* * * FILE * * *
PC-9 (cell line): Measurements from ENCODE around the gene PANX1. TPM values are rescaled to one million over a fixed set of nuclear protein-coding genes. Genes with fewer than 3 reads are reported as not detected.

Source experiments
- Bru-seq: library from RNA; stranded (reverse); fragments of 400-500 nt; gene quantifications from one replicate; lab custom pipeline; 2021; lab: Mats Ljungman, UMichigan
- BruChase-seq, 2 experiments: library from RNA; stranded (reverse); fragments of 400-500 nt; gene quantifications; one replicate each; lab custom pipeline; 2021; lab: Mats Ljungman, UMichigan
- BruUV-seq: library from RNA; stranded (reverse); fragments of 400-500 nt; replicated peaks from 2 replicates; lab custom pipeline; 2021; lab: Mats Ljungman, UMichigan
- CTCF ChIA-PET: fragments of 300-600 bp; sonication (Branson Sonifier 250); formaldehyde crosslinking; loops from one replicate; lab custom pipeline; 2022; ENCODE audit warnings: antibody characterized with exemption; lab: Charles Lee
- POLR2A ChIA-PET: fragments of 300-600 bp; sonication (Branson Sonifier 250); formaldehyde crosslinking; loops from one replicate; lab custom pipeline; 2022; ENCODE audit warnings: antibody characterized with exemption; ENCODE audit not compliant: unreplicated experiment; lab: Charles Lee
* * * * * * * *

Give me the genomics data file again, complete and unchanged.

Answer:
PC-9 (cell line): Measurements from ENCODE around the gene PANX1. TPM values are rescaled to one million over a fixed set of nuclear protein-coding genes. Genes with fewer than 3 reads are reported as not detected.

Source experiments
- Bru-seq: library from RNA; stranded (reverse); fragments of 400-500 nt; gene quantifications from one replicate; lab custom pipeline; 2021; lab: Mats Ljungman, UMichigan
- BruChase-seq, 2 experiments: library from RNA; stranded (reverse); fragments of 400-500 nt; gene quantifications; one replicate each; lab custom pipeline; 2021; lab: Mats Ljungman, UMichigan
- BruUV-seq: library from RNA; stranded (reverse); fragments of 400-500 nt; replicated peaks from 2 replicates; lab custom pipeline; 2021; lab: Mats Ljungman, UMichigan
- CTCF ChIA-PET: fragments of 300-600 bp; sonication (Branson Sonifier 250); formaldehyde crosslinking; loops from one replicate; lab custom pipeline; 2022; ENCODE audit warnings: antibody characterized with exemption; lab: Charles Lee
- POLR2A ChIA-PET: fragments of 300-600 bp; sonication (Branson Sonifier 250); formaldehyde crosslinking; loops from one replicate; lab custom pipeline; 2022; ENCODE audit warnings: antibody characterized with exemption; ENCODE audit not compliant: unreplicated experiment; lab: Charles Lee